Conservative columnist Kathleen Parker is apparently back on the wagon and not drinking the GOP Kool-Aid - at least that's what her new Washington Post column on gun control suggests. We can readily expect Parker to be slammed and decried by the Christofascist/Tea Party/NRA base of the GOP as a traitor and effete liberal. In the column Parker looks at the history of gun control and reminds us that once militant black activists supported a no limits approach to gun control - something that would horrify the angry white males who comprise the loudest opponents of rational gun control laws. As is usually the case, objective facts and an understanding of history cut the far right's arguments off at the knee caps. Here are highlights from Parker's column:
Unlike many who recently have joined the debate about gun rights, I have a long history with guns, which I proffer only in the interest of preempting the “elitist, liberal, swine, prostitute, blahblahblah” charge.
I grew up in a home with guns, lots of them, and was taught early how to shoot, care for firearms and treat them respectfully. My father’s rules were simple: Never point a gun at someone unless you intend to shoot them; if you intend to shoot, aim to kill.
By today’s standards my father would be considered a gun nut, but his sentiments were understandable in the context of his time. Like others of his generation, he had witnessed Germany’s disarming of its citizenry and the consequences thereafter. Thus, the slippery slope of which gun-rights advocates speak is not without precedent or reason.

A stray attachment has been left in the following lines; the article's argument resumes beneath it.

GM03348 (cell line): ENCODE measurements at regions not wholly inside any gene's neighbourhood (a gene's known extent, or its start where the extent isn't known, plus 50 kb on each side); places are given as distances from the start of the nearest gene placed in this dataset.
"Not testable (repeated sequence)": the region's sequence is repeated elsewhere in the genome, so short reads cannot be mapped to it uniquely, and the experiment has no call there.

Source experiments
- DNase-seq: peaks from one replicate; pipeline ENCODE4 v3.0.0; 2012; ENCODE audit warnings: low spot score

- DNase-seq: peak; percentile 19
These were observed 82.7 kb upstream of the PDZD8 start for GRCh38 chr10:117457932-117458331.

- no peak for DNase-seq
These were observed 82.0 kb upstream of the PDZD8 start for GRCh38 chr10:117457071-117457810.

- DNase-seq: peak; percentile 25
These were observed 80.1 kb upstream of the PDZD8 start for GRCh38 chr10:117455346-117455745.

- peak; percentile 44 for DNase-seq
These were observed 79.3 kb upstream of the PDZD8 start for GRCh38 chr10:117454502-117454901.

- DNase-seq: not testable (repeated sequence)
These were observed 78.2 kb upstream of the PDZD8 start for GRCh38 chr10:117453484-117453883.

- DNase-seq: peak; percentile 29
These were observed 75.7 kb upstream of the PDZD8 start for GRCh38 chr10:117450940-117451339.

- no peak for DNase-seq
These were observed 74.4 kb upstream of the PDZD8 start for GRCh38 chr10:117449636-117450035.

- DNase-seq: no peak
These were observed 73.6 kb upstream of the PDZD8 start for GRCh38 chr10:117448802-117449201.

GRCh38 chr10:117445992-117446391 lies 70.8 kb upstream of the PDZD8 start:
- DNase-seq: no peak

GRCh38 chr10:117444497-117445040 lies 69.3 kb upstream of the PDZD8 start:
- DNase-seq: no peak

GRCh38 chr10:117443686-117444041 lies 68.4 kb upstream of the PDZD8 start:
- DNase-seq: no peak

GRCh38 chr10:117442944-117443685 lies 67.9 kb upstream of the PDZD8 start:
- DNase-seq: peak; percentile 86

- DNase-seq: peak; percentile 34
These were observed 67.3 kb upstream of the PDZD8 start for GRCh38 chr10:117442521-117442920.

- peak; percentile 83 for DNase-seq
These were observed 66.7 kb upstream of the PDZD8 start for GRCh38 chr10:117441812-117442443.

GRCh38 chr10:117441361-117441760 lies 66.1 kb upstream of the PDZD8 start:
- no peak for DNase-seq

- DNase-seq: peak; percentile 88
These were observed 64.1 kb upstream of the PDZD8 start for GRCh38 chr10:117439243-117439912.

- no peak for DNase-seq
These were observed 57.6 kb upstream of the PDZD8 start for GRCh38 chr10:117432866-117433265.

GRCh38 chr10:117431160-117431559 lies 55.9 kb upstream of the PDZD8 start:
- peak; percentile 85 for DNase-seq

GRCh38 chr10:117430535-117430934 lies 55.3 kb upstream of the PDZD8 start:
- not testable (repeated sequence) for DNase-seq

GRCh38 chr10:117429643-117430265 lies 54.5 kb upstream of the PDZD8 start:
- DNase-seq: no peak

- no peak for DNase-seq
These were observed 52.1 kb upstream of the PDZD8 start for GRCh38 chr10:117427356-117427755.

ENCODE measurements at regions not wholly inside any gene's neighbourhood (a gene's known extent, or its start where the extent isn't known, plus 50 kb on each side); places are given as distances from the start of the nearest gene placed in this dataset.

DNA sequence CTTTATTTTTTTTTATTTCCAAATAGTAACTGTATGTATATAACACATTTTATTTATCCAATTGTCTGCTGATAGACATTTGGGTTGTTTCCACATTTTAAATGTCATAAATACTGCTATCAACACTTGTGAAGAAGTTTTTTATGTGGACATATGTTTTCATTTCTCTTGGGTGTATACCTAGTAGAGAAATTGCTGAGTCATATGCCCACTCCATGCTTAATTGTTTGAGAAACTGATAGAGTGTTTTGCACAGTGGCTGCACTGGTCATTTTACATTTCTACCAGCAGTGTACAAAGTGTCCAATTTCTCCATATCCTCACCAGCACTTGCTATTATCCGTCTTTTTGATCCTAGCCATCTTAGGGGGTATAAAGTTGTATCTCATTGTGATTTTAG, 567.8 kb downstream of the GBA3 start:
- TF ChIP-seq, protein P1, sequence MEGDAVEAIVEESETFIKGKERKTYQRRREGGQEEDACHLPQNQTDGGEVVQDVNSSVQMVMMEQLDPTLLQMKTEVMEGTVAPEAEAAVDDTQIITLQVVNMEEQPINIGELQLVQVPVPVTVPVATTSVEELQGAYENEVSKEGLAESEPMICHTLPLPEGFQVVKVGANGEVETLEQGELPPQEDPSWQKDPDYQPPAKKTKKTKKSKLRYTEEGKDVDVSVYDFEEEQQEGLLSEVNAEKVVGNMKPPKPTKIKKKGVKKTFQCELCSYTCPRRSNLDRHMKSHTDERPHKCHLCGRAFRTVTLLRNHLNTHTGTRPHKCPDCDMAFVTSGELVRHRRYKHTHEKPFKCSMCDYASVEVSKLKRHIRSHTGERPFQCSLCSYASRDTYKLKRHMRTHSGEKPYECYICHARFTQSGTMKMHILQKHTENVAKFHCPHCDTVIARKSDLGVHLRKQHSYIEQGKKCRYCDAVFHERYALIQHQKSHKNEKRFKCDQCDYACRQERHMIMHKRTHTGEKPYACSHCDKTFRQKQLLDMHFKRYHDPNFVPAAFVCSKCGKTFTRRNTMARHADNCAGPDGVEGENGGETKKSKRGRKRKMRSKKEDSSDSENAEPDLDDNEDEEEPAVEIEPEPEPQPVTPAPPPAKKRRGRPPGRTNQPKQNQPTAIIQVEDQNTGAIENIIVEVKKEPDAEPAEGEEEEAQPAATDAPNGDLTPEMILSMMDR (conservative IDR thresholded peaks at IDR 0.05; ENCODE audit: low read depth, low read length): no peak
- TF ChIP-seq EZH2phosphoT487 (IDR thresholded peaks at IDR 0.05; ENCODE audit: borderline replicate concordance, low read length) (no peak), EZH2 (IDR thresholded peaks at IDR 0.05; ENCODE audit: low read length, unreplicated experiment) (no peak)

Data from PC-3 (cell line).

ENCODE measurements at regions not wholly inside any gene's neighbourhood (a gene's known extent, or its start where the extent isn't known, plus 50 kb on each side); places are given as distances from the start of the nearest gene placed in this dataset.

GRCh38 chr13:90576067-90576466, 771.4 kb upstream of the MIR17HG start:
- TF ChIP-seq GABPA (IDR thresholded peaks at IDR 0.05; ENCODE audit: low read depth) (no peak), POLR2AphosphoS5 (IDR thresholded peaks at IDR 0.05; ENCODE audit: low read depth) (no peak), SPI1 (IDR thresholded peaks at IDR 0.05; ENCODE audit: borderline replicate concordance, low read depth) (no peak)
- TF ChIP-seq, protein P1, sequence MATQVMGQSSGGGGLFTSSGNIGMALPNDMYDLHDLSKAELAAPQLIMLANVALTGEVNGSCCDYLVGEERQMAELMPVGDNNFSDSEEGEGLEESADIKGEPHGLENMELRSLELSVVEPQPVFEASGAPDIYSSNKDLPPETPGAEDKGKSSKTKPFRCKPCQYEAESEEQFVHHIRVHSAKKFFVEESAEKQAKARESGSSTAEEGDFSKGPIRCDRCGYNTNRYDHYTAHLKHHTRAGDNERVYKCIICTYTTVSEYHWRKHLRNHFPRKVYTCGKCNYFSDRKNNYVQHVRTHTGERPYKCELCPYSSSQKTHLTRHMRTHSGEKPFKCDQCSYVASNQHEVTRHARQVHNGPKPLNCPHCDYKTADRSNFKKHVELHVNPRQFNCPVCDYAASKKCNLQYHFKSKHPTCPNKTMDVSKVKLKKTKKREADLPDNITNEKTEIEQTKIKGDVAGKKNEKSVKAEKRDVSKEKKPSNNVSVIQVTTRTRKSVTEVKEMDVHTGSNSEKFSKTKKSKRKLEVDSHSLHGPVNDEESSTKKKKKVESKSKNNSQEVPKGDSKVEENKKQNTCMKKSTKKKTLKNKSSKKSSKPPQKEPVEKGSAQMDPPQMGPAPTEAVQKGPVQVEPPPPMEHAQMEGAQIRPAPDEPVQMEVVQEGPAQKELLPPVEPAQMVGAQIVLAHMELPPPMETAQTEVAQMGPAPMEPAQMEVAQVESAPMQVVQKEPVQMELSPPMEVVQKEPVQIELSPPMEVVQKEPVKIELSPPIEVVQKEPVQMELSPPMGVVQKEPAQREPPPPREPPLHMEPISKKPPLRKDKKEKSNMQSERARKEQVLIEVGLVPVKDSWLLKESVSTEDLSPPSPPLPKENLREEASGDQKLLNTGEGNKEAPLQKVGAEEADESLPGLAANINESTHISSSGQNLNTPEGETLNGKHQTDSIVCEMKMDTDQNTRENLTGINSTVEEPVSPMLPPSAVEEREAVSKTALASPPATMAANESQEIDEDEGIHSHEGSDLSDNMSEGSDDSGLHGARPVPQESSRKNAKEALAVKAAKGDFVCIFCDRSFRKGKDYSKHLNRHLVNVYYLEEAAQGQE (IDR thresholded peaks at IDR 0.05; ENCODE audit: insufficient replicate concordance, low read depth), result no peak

But the history of gun-control laws is not without contradictions and ironies that belie the current insistence that guns-without-controls is the ipso facto of originalist America. In fact, the federal government of our Founders made gun ownership mandatory for white males, while denying others — slaves and later freedmen — the privilege.
Today, the most vociferous defenders of gun rights tend to be white, rural males who oppose any regulation. But theirs was once the ardently held position of radical African Americans. Notably, in the 1960s, Black Panthers Bobby Seale and Huey Newton toted guns wherever they went to make a point: Blacks needed guns to protect themselves in a country that wasn’t quite ready to enforce civil rights.
In one remarkable incident in May 1967, as recounted in The Atlantic by UCLA law professor Adam Winkler, 24 men and six women, all armed, ascended the California capitol steps, read a proclamation about gun rights and proceeded inside — with their guns, which was legal at the time. Needless to say, conservatives, including then-Gov. Ronald Reagan, were suddenly very, very interested in gun control. That afternoon, Reagan told reporters there was “no reason why on the street today a citizen should be carrying loaded weapons.”
The degree of one’s allegiance to principle apparently depends mainly on who is holding the gun.
[T]he call meanwhile to ban assault weapons or limit magazines in the wake of the horrific mass murder of children and others at Sandy Hook Elementary in Connecticut is hardly draconian. It won’t solve the problem of mentally disturbed people exacting weird justice from innocents, but it might limit the toll.
One also imagines that the old Reagan would say there’s no reason a citizen needs an assault weapon or a magazine that can destroy dozens of people in minutes. He would certainly be correct and, in a sane world, possibly even electable.
The bottom line is that we need reasonable gun control laws and automatic weapons and large ammunition clips need to be banned now. And that's only the beginning of what needs to be done.